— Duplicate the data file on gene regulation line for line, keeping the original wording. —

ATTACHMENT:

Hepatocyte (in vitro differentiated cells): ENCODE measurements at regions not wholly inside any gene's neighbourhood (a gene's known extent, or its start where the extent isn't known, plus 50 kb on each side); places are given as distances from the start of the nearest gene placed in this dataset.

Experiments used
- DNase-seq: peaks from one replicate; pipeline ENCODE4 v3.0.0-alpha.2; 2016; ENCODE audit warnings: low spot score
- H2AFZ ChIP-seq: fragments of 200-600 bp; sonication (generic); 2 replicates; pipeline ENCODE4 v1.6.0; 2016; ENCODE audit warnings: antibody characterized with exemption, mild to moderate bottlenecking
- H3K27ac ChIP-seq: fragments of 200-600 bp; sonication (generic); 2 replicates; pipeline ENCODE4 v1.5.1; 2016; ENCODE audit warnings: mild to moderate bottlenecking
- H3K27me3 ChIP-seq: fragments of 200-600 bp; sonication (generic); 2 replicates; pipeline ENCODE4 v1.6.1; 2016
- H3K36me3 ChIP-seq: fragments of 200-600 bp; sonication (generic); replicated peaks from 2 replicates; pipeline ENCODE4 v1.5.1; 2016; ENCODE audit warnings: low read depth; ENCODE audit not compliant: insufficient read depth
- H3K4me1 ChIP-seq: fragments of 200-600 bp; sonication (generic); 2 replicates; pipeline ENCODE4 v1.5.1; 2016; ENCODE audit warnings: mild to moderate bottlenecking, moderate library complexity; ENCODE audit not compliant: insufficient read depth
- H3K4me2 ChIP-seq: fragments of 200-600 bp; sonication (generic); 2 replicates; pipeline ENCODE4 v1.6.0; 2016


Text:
Hepatocyte (in vitro differentiated cells): ENCODE measurements at regions not wholly inside any gene's neighbourhood (a gene's known extent, or its start where the extent isn't known, plus 50 kb on each side); places are given as distances from the start of the nearest gene placed in this dataset.

Experiments used
- DNase-seq: peaks from one replicate; pipeline ENCODE4 v3.0.0-alpha.2; 2016; ENCODE audit warnings: low spot score
- H2AFZ ChIP-seq: fragments of 200-600 bp; sonication (generic); 2 replicates; pipeline ENCODE4 v1.6.0; 2016; ENCODE audit warnings: antibody characterized with exemption, mild to moderate bottlenecking
- H3K27ac ChIP-seq: fragments of 200-600 bp; sonication (generic); 2 replicates; pipeline ENCODE4 v1.5.1; 2016; ENCODE audit warnings: mild to moderate bottlenecking
- H3K27me3 ChIP-seq: fragments of 200-600 bp; sonication (generic); 2 replicates; pipeline ENCODE4 v1.6.1; 2016
- H3K36me3 ChIP-seq: fragments of 200-600 bp; sonication (generic); replicated peaks from 2 replicates; pipeline ENCODE4 v1.5.1; 2016; ENCODE audit warnings: low read depth; ENCODE audit not compliant: insufficient read depth
- H3K4me1 ChIP-seq: fragments of 200-600 bp; sonication (generic); 2 replicates; pipeline ENCODE4 v1.5.1; 2016; ENCODE audit warnings: mild to moderate bottlenecking, moderate library complexity; ENCODE audit not compliant: insufficient read depth
- H3K4me2 ChIP-seq: fragments of 200-600 bp; sonication (generic); 2 replicates; pipeline ENCODE4 v1.6.0; 2016